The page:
|Dec 06, 2001|
|EECS 598-5: Mathematical Modeling and Simulation Techniques for Networking
| Instructor: Mingyan Liu Communication networks have become increasingly complex systems. With the rapid expansion of the Internet, it is important that we are equipped with proper tools to analyze and gain insight on the performance, dynamics, technical and social implications of various mechanisms used in the Internet. In this course we will study two classes of such tools: mathematical modeling and simulation. Both of them are widely used in networking. On the one hand mathematical modeling, via abstraction, can be tractable, fast and intuitive, as well as facilitate optimization and sensitivity analysis. On the other hand simulation can be much more detailed and can handle large-scale systems. In this course we will review mathematical modeling techniques based on a range of principles and examine their effectiveness, particularly, the relationship between the simplicity of a model and its usefulness. The study will be highly application-oriented, in that there is always a very clear realistic subject to be modeled, be it a protocol, a channel or a policy. Under the second theme of the course we will review the techniques of computer simulation, which is widely used to study complex systems, and also often used to validate mathematical models. We will NOT show how to use a particular simulation tool (e.g.,NS-2, OPNET), but will show the basic statistical and discrete event concepts underlying most simulation tools. We will also discuss how to use simulation in a scientific way. This course will consist of both lectures (i.e., presentation by the instructor) and discussions (i.e., discussion on assigned papers in class). The subjects covered in this course are as follows (the sequence is subject to change):- Modeling of multiple access channels (e.g., channel errors, IEEE802.11) - Optimal routing and blocking probabilities - Performance modeling of TCP - Congestion control, rate control and utility maximizing - Simulation and the Monte Carlomethod - Internet traffic and self-similarity For each of these subjects there will be a list of selected papers as reading assignment. The final grade will be based on - the summary review on paper reading assignment; - participation in class discussions; - a term project/paper and presentation |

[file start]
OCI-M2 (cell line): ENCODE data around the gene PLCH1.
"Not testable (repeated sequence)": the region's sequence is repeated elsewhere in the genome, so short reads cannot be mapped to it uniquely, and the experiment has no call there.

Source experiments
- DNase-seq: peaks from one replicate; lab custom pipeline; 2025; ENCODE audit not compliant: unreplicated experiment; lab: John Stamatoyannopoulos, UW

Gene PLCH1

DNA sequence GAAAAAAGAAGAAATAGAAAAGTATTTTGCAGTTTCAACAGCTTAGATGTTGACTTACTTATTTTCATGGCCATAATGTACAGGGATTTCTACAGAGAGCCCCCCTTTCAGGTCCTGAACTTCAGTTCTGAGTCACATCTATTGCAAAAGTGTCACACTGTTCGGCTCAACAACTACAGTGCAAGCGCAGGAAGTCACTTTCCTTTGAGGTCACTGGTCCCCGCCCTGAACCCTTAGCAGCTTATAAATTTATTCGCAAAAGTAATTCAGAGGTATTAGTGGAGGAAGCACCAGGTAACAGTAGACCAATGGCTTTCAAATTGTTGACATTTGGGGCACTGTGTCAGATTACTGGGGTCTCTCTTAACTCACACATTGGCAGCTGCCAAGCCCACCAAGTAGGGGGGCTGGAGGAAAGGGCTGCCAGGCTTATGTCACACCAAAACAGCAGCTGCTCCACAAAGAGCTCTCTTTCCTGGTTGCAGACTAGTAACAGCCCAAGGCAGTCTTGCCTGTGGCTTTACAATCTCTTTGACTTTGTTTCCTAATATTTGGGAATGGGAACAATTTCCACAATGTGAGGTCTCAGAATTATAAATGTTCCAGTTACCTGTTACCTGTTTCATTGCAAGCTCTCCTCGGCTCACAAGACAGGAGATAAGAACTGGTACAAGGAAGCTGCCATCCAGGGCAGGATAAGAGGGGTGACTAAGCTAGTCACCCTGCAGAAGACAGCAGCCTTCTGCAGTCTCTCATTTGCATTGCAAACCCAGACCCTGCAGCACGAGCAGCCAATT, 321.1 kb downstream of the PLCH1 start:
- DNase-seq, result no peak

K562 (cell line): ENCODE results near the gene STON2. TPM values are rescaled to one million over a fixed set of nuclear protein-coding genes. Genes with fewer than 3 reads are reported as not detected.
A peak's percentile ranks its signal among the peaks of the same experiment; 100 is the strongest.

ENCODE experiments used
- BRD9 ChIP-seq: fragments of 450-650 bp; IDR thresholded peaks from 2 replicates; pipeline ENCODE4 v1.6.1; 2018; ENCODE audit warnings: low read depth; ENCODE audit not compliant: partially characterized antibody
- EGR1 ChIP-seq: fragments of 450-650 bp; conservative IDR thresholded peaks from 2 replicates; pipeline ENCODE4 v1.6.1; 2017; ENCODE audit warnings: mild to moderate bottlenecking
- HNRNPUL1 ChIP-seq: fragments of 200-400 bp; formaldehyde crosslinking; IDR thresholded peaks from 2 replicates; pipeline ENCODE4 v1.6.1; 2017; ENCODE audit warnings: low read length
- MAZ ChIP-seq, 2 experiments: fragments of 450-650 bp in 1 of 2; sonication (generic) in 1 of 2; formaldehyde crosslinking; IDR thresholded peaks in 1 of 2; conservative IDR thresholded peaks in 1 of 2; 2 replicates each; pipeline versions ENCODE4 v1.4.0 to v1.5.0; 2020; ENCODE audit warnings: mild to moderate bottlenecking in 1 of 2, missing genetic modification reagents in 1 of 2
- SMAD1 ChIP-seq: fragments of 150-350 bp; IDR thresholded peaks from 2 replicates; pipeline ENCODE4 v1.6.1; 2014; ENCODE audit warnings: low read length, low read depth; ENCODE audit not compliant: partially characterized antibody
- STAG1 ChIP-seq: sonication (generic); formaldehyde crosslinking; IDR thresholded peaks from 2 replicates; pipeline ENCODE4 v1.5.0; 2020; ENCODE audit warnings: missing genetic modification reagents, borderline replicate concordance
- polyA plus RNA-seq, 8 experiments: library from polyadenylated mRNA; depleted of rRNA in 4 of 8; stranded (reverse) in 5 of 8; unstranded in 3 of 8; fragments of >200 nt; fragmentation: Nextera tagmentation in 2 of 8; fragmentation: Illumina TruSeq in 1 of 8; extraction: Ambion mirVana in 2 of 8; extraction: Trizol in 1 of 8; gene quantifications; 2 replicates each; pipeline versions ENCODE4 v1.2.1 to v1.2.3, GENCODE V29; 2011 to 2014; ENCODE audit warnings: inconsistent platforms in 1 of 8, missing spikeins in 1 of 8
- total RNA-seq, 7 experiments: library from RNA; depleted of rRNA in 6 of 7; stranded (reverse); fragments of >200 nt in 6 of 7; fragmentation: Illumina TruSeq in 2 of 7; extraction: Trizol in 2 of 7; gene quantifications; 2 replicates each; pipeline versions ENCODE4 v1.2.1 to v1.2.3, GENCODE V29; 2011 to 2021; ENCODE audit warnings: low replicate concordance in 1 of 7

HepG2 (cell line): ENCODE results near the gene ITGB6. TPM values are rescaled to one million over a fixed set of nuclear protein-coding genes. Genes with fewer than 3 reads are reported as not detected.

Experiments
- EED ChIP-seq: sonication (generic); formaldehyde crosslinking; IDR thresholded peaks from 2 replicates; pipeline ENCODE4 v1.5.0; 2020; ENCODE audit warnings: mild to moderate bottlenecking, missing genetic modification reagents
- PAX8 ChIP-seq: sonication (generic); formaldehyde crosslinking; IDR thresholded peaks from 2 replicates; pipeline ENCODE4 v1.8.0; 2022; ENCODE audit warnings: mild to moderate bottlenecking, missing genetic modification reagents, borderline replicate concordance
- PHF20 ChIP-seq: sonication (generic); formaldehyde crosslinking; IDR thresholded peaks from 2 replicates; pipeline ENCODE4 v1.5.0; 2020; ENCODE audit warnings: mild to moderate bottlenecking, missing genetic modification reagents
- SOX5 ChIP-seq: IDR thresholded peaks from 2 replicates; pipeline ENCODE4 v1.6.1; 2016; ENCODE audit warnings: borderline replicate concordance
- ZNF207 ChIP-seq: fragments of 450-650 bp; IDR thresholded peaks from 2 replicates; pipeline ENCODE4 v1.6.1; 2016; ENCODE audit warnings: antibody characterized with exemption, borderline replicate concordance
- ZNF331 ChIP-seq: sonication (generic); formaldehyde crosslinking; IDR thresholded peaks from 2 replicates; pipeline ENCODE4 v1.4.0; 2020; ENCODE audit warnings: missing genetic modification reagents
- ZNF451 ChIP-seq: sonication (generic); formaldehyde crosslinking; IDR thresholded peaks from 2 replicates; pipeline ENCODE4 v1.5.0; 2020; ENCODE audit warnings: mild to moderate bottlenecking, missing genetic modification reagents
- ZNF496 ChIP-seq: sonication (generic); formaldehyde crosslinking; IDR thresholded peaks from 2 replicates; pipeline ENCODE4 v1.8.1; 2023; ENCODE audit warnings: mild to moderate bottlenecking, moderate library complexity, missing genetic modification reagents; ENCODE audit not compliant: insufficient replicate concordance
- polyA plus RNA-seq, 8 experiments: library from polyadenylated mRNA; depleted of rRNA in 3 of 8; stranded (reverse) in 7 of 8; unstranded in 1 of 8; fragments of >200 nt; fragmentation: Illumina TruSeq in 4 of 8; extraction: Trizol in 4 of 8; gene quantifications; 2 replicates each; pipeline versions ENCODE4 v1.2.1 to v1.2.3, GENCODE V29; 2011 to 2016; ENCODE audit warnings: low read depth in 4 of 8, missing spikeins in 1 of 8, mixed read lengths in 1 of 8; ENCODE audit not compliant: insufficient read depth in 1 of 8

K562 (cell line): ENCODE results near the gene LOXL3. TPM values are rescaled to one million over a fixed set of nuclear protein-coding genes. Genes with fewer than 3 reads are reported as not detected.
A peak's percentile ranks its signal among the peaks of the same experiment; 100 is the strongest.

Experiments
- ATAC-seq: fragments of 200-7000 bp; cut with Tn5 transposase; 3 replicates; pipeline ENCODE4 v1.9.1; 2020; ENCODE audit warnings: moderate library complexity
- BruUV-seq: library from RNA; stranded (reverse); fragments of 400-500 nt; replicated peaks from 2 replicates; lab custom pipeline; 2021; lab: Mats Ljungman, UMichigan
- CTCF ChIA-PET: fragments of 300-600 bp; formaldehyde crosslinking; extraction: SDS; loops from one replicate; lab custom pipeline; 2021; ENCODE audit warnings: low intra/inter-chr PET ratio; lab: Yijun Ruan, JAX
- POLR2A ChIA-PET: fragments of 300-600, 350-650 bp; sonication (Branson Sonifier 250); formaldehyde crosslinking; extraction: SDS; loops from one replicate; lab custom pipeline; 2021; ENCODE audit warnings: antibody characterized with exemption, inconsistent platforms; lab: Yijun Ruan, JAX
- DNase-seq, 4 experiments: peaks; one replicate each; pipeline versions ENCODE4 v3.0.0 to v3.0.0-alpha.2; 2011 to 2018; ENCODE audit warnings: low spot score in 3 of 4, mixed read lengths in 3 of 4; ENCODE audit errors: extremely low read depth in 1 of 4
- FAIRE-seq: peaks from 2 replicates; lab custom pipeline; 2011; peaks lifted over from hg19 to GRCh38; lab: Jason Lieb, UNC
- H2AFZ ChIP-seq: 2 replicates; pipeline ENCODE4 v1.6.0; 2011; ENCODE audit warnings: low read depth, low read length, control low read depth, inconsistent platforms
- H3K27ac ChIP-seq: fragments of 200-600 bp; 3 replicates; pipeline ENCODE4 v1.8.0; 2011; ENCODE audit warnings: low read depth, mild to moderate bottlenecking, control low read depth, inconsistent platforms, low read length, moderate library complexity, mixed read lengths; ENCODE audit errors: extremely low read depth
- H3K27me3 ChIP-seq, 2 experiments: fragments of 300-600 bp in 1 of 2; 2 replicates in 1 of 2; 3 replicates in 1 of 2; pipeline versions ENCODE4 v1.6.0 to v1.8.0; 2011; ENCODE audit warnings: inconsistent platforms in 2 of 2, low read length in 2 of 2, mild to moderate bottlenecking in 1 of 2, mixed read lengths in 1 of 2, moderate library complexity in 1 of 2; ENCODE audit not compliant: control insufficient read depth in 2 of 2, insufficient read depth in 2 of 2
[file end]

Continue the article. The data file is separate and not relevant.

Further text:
For more information, please visit http://www.eecs.umich.edu/~mingyan/598W02/ .